River Mist Tales: The Faery Door

Come in, come in, the river mist will be gone soon enough, but here you’ll find some tales, some warmth so make yourself comfortable. There’s tea in the pot, or perchance, you brought some wee dram of your own.

Please sit by the window, you’ll have the best view, and easy hearing. Ignore the cats, no matter what they say, and don’t open the window for the tapping crows.

I’ll be working at the table in the corner, if you have any need, or she knocks upon the door. And until you stop by again, may your wonderings be bold and your imaginings be wise.

Until your next visit, until the next photograph, the next 12-line story, good fortune and safe wanderings.

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 The Faery Door

“You’re not gonna believe what I found,” said Marion catching her breath after running up the hill. “I’m sure it wasn’t there yesterday.”

Marion turned, hesitated, then began moving back down the hill expecting her sister, Fiona, and their brother, Sean, would follow, but her elder siblings stood silent, paying her no attention.

“You have to come now, before it’s hidden again,” said Marion.

“If it is hidden again, you don’t win the bet,” said Sean.

“Don’t care, come on, come on, before it’s too late,” cried Marion, moving down the hill toward the thicket of trees at the edge of the forest.

“We’ll follow,” said Fiona, smiling, giving Sean a conspiratorial nod, eager for the moment when she would reveal the truth about Marion’s discovery.

Sean and Fiona, tired of their younger sister’s obsession with finding a faery door, hatched a plan, a simple trick made of wood and moss.

The bet was Sean’s idea, whoever found the first faery door would be free from chores for one week, the other two taking on the extra work, but only if it were a true faery door, otherwise the finder of the false door must do a week of chores for each of the other two siblings.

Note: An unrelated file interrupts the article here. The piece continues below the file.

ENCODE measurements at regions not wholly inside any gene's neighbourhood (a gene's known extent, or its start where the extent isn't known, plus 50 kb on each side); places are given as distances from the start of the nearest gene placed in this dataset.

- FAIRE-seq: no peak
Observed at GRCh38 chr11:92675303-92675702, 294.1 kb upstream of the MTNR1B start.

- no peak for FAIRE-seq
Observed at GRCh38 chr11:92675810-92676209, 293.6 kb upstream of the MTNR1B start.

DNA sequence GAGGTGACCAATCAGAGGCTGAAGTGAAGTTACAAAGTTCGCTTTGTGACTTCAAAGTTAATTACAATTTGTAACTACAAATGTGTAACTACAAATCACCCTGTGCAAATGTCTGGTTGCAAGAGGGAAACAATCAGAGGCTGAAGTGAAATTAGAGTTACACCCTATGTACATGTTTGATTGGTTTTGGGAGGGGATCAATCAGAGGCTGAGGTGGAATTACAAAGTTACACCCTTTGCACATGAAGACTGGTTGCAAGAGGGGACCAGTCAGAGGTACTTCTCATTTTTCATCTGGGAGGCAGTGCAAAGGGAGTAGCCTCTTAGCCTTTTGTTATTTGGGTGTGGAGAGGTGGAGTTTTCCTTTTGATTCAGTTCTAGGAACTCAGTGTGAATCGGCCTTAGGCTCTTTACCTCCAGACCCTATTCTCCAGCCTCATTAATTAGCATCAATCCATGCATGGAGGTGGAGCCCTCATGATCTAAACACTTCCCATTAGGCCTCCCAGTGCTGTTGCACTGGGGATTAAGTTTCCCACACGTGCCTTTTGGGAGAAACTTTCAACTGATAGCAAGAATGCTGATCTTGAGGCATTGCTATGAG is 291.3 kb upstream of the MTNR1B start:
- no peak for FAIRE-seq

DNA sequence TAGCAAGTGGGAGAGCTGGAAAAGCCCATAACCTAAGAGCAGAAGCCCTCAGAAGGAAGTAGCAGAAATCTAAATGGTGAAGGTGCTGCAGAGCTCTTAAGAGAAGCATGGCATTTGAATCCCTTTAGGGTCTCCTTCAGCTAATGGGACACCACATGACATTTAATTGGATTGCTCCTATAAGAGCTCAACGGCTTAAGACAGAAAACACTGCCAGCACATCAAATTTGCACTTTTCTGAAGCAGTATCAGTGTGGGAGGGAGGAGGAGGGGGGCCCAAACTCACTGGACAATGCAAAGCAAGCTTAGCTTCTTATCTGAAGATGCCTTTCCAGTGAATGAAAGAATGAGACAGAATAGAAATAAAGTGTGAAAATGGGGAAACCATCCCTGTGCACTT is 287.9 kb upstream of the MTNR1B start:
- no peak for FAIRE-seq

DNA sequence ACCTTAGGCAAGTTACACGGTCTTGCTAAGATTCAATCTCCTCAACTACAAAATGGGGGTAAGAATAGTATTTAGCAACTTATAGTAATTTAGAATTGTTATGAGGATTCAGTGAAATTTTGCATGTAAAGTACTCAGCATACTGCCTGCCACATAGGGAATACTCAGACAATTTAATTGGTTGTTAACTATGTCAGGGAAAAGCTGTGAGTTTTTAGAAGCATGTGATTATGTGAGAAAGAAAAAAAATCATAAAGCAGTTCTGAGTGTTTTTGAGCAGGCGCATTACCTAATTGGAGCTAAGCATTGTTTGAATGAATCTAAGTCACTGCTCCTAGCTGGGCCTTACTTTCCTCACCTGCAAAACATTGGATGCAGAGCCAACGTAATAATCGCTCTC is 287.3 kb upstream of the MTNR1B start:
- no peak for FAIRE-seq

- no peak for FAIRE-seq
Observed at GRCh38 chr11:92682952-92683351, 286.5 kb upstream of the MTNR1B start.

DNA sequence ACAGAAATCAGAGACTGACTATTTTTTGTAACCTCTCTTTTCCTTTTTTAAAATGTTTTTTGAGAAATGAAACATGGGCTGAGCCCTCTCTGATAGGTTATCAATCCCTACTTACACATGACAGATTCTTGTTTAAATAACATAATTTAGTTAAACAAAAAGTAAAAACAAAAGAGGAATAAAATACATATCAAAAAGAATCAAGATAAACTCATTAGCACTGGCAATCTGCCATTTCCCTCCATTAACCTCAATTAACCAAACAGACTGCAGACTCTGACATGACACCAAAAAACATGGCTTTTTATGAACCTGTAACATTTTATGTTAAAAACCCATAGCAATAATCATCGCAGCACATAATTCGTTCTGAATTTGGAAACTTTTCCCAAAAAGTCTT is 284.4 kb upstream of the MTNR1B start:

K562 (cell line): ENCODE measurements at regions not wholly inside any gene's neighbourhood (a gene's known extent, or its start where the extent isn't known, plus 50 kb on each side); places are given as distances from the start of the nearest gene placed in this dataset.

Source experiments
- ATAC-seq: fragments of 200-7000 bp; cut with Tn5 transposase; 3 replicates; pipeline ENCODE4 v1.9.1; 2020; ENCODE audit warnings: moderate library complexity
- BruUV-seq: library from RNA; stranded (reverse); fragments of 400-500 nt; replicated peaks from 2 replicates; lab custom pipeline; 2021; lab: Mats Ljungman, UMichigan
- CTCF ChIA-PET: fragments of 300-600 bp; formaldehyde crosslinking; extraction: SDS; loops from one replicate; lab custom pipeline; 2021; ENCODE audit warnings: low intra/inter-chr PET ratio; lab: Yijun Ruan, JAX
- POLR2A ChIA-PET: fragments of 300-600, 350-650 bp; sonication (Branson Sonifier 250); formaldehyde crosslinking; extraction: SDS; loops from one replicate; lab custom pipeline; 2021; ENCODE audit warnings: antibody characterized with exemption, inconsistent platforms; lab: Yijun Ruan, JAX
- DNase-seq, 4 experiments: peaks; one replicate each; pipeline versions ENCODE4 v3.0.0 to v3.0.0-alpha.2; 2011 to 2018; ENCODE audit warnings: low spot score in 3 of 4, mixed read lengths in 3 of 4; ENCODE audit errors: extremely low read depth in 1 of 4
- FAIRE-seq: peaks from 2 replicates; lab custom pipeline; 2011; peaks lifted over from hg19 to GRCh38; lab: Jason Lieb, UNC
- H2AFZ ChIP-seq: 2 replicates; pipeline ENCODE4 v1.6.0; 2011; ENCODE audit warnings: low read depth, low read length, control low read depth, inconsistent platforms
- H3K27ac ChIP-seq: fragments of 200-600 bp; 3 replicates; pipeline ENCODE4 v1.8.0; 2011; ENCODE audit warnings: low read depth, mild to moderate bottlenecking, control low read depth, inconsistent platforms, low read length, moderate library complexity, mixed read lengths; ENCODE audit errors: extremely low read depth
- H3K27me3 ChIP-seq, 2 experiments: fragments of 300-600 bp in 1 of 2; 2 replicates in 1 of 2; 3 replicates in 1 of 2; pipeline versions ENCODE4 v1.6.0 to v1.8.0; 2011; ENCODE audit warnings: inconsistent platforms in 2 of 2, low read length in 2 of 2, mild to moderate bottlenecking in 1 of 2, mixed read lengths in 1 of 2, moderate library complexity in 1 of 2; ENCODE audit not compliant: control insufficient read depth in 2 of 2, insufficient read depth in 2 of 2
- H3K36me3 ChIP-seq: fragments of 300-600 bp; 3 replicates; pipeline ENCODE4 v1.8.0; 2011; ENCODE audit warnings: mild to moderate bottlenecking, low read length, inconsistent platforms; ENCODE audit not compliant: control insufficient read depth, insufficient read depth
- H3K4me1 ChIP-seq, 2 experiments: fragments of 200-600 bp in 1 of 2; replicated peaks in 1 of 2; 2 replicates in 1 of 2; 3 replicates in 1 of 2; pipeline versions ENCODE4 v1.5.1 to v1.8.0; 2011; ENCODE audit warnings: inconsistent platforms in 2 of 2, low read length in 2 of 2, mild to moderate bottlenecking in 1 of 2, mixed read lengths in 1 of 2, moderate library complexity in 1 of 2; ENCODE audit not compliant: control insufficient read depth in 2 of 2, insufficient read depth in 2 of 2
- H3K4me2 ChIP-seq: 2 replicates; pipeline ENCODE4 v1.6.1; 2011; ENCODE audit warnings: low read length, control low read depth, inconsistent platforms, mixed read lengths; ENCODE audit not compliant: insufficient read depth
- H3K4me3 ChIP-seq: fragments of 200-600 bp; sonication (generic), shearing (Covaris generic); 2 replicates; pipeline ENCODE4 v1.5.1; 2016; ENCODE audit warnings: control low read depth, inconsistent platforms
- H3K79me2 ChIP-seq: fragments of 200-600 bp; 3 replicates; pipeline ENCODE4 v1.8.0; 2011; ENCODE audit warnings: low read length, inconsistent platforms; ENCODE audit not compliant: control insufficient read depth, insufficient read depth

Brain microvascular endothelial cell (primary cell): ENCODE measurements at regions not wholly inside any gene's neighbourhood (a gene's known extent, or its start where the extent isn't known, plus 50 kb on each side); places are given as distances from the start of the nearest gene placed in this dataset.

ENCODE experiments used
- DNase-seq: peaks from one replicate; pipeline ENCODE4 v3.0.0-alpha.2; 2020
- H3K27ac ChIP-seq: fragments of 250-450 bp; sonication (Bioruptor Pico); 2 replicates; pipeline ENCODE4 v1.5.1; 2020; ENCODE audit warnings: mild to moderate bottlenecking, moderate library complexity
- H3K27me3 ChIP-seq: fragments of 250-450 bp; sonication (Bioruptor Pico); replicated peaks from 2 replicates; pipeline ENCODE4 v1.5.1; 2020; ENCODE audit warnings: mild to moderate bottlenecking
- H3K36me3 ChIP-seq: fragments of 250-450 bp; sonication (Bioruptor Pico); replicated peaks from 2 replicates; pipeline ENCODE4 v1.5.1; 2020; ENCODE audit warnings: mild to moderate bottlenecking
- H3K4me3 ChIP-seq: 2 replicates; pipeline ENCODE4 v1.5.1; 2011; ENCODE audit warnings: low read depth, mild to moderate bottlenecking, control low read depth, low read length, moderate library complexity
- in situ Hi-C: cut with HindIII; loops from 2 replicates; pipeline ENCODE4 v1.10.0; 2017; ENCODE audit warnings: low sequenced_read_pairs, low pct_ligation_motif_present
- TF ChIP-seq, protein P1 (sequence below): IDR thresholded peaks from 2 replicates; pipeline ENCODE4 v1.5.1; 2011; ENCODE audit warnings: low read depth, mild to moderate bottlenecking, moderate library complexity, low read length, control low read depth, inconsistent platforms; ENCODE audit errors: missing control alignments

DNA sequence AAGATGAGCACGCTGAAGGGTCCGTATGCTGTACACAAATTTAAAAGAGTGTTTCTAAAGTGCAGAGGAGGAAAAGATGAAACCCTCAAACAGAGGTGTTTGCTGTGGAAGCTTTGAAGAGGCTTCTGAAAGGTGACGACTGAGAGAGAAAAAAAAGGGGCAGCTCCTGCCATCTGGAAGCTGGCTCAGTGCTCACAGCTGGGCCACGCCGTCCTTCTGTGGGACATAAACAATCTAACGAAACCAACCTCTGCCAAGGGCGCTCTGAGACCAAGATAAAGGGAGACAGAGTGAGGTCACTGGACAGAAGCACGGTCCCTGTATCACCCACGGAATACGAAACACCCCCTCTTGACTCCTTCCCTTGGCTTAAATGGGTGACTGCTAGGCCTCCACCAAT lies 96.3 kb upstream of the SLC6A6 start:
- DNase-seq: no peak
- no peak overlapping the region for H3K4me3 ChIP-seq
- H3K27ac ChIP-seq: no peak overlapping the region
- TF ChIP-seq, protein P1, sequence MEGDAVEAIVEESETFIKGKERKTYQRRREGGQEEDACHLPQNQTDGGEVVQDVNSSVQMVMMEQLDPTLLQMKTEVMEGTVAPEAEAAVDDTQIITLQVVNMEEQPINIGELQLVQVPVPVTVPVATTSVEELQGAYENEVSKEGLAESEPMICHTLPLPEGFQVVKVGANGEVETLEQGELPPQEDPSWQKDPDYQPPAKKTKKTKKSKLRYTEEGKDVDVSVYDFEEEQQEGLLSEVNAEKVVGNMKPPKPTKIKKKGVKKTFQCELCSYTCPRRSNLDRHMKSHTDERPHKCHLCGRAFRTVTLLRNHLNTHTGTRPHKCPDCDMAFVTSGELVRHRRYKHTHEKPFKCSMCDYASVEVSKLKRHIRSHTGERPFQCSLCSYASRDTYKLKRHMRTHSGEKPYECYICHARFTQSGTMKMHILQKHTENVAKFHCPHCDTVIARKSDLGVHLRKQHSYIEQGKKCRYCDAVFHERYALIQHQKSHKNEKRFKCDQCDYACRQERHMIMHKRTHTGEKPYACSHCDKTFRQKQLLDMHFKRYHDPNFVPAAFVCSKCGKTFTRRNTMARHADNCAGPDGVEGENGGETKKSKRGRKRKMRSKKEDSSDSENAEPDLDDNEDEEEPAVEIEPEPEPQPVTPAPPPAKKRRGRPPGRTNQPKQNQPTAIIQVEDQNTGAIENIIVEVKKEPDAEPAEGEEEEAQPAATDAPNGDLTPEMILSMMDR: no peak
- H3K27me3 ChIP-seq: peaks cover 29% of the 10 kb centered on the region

Following the fast moving Marion closer toward the edge of the forest, the older brother and sister looked one to the other before Fiona asked Sean, “Did you move it?”

“Look, isn’t it wonderful,” said Marion pointing towards a small door among the tree roots, unaware of the confusion her brother and sister were experiencing. Standing in disbelief, the pair were shaking their heads as they saw the remains of their false door scattered about the floor of the forest.

River Mist Tales: The Tower

Come in, come in, the river mist will be gone soon enough, but here you’ll find some tales, some warmth so make yourself comfortable. There’s tea in the pot, or perchance, you brought some wee dram of your own.

Please sit by the window, you’ll have the best view, and easy hearing. Ignore the cats, no matter what they say, and don’t open the window for the tapping crows.

I’ll be working at the table in the corner, if you have any need, or she knocks upon the door. And until you stop by again, may your wonderings be bold and your imaginings be wise.

Until your next visit, until the next photograph, the next 12-line story, good fortune and safe wanderings.

thetower_cwmThe Tower

“This is our inheritance, this decrepit old tower in the middle of nowhere?” asked Deedee.

“This is it,” said Rachel grabbing a flashlight out of her backpack and the large curving silver key. “Come on let’s see if the amazing stories the aunts told are true.”

“Really Rachel, not the aunts again,” said Deedee slamming the car door shut, slipping her pack onto her right shoulder.

“How do you think their business flourished, it was all because of this place, and where it took them, what they returned with,” said Rachel.

Only recently acquainted with the younger woman’s vivid imagination, Deedee followed her cousin across the field towards the tower, shaking her head, asking “And where exactly is that, and where are they now Rachel?”

The key fit easy and turned even easier stopping at the sound of a loud click, hesitating Rachel said, “You don’t need to follow me inside Deedee, just having you here, believing me after all those stories, all the stuff your mom told you, I mean, well me too, I didn’t know I had a cousin.”

“You’re too sentimental Rachel, just open the damn door and check this place out, but one loose step and we’re back to the car, okay?”